UPDATE: Sentencing for James Holmes moves on to a Phase 3 where he’ll either get life in prison or death penalty. A jury agreed that aggravating factors outweigh the mitigating factors for count one of the multiple murder charges for which Colorado movie theater shooter James Holmes was convicted. That means that a third and final phase of sentencing will happen to determine whether Holmes gets sentenced to death or life in prison without the possibility of parole.
CENTENNIAL, CO - Jurors began deliberating Thursday on whether to continue death penalty proceedings against convicted mass murderer James Holmes or to now sentence him to life in prison without the possibility of parole.
The jury was unable to reach a verdict Thursday and will resume their deliberations Monday, a court spokesman said.
The deliberations began after prosecutors argued that the jury should advance death penalty proceedings to its final, third phase under Colorado law. Defense attorneys, however, urged the jury to give Holmes a life sentence and bring the monthslong trial to an end.
Attorneys for Holmes argued that his schizophrenia mitigates the capital crimes that he was convicted of -- 24 counts, to be exact.
The lawyers' arguments came midway through a sentencing hearing that asks the jury to make a milestone decision about how Holmes killed 12 people and wounded 70 more in a movie theater massacre: Did the mitigating factors outweigh the aggravating factors beyond a reasonable doubt?
"Mental Illness can strike like cancer, without regard to your background, without regard to your status in life, without regard to how intelligent you are. And when James Holmes was born, he had this psychotic mental illness in his blood," public defender Tamara Brady told the jury.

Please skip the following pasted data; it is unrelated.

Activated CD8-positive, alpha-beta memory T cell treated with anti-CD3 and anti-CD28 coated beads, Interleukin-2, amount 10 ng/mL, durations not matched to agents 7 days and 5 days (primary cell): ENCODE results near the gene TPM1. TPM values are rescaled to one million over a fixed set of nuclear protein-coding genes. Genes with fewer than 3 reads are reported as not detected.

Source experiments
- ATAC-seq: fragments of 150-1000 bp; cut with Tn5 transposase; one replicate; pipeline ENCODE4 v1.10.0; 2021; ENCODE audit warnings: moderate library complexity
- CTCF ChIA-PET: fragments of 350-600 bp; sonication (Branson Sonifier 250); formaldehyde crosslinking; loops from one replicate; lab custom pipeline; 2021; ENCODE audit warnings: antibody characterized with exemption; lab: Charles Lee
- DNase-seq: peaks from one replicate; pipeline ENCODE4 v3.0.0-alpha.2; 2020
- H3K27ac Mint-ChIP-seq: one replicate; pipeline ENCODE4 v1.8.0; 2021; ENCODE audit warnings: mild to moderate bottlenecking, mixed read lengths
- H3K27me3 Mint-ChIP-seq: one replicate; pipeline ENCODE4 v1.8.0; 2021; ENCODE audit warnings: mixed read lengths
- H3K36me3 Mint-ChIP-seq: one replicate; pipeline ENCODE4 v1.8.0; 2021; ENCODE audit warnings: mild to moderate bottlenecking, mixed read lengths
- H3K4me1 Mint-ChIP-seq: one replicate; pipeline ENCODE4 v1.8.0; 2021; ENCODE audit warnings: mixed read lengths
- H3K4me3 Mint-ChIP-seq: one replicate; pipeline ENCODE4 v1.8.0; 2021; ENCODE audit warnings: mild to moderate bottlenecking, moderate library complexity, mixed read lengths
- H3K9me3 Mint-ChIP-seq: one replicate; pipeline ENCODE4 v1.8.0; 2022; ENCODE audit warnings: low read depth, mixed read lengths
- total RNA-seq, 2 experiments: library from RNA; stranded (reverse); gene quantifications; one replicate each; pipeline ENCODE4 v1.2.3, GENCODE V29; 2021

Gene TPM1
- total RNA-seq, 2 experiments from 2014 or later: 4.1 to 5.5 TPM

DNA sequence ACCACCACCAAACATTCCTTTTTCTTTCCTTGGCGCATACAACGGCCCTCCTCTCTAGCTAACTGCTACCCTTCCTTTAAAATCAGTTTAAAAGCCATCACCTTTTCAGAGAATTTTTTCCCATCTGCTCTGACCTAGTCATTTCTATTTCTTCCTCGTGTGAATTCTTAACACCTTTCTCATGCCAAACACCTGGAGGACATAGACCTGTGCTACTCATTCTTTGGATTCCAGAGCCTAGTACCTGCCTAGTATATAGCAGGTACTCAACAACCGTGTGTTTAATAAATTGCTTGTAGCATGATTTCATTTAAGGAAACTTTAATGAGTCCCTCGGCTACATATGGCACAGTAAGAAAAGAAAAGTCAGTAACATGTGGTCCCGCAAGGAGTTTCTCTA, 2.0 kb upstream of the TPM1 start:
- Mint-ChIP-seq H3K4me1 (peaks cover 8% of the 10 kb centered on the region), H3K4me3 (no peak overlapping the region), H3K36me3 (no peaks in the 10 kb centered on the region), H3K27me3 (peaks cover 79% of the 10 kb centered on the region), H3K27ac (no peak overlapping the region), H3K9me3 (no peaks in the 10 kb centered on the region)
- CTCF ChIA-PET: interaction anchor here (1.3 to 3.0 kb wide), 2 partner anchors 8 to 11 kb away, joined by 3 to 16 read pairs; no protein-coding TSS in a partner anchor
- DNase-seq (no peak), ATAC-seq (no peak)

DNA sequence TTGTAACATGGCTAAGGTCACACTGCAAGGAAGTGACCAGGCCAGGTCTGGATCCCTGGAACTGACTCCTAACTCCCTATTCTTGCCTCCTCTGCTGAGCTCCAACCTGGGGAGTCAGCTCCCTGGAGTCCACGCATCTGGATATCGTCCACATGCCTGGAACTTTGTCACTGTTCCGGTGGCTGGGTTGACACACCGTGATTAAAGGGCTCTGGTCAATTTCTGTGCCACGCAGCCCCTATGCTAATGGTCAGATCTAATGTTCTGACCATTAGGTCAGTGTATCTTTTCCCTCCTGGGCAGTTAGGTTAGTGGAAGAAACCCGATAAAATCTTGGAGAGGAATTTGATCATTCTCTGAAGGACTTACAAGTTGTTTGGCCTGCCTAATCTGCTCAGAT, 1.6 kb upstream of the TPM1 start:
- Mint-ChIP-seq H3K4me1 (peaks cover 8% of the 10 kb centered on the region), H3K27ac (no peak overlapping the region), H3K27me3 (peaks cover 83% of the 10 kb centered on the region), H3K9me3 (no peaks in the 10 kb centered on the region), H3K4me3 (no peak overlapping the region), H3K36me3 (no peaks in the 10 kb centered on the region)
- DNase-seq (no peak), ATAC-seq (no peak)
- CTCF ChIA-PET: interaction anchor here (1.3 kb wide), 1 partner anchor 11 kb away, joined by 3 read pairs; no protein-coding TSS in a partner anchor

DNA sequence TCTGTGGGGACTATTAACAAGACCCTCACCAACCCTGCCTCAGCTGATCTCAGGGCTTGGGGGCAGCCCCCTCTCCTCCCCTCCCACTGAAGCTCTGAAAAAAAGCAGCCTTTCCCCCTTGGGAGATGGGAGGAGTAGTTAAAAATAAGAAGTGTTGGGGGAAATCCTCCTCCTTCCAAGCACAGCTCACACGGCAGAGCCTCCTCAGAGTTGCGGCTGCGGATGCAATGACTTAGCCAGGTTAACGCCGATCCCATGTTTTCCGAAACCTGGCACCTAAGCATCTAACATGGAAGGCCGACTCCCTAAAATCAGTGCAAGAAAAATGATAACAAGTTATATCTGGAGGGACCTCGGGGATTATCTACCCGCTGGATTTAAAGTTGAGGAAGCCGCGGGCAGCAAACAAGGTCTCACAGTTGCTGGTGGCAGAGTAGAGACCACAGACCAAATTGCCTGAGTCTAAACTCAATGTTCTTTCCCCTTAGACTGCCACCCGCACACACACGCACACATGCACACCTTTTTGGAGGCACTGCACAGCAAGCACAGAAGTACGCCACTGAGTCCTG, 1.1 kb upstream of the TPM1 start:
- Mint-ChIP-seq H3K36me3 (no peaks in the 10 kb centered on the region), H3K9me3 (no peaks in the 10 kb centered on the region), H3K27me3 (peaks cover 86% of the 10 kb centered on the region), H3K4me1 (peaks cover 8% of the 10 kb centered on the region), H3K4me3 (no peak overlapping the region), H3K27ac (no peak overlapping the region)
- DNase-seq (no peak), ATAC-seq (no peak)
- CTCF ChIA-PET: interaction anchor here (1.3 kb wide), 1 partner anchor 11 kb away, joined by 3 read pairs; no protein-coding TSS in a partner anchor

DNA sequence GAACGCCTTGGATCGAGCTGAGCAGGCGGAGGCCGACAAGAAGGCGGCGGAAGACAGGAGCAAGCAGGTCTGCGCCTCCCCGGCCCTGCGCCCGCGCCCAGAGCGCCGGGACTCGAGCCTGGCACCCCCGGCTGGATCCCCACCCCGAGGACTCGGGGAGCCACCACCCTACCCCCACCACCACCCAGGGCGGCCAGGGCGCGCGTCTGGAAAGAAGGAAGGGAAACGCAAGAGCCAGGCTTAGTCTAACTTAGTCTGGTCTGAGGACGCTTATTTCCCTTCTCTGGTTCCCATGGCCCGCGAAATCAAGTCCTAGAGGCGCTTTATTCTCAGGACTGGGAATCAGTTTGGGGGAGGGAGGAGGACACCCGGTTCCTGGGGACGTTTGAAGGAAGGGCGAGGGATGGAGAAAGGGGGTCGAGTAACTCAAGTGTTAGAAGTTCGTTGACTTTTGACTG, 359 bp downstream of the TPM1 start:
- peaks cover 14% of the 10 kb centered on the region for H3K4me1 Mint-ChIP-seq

Arapahoe County District Attorney George Brauchler downplayed the mitigating factors -- Holmes' mental illness -- and highlighted the aggravating factors.
"Is mental illness going to be a shield here to protect someone who we will see had the ability to make a million decisions and act completely rationally in every other aspect of his life?" the prosecutor told the jury.
"Nobody, nobody in their right mind could plan a massacre of a theater full of human beings, and we should take comfort in that. But not having the same brain that we have does not protect you from the ramifications of those decisions," the prosecutor argued.
Three dozen witnesses testified during this so-called mitigation phase, including James Holmes' parents and sister. For Thursday's closing arguments, Holmes' parents dressed casually in court. His mother, Arlene Holmes, appeared nervous, fidgeting with her hair as the judge read jury instructions.
On Wednesday, the mother gave emotional testimony about how she wasn't aware of the severity of her son's mental illness.
The jury has already found Holmes guilty of 24 capital murder counts, two for each killing. Holmes was also convicted of attempted murder on all of the 140 counts against him for the 70 people wounded in the shooting.
For each of 24 murder counts, the jury must render a verdict on this question: "Does the jury unanimously find beyond a reasonable doubt that the mitigating factors that exist do not out weigh the aggravating factors proven by the prosecution in phase 1 of the sentencing hearing."
If the answer is yes, the sentencing hearing will continue to the third, final phase of death penalty proceedings. The mitigation phase is the second of the three stages.
If answer is no, proceedings will end with respect to this count, and Holmes will receive a life sentence without the possibility of parole.
If the jury is not unanimous on a particular count, Holmes will receive a life sentence without parole.
On Thursday, Holmes, 27, a former doctoral student in neuroscience, was unusually chatty with his lawyers before the jurors were brought into the courtroom to hear arguments.
At least two dozen survivors and relatives of victims, however, mostly filled the half of the gallery reserved for them.
Holmes opened fire upon a crowded movie theater just after midnight on July 20, 2012, as the audience watched the new Batman film "The Dark Knight Rises" in Aurora, Colorado.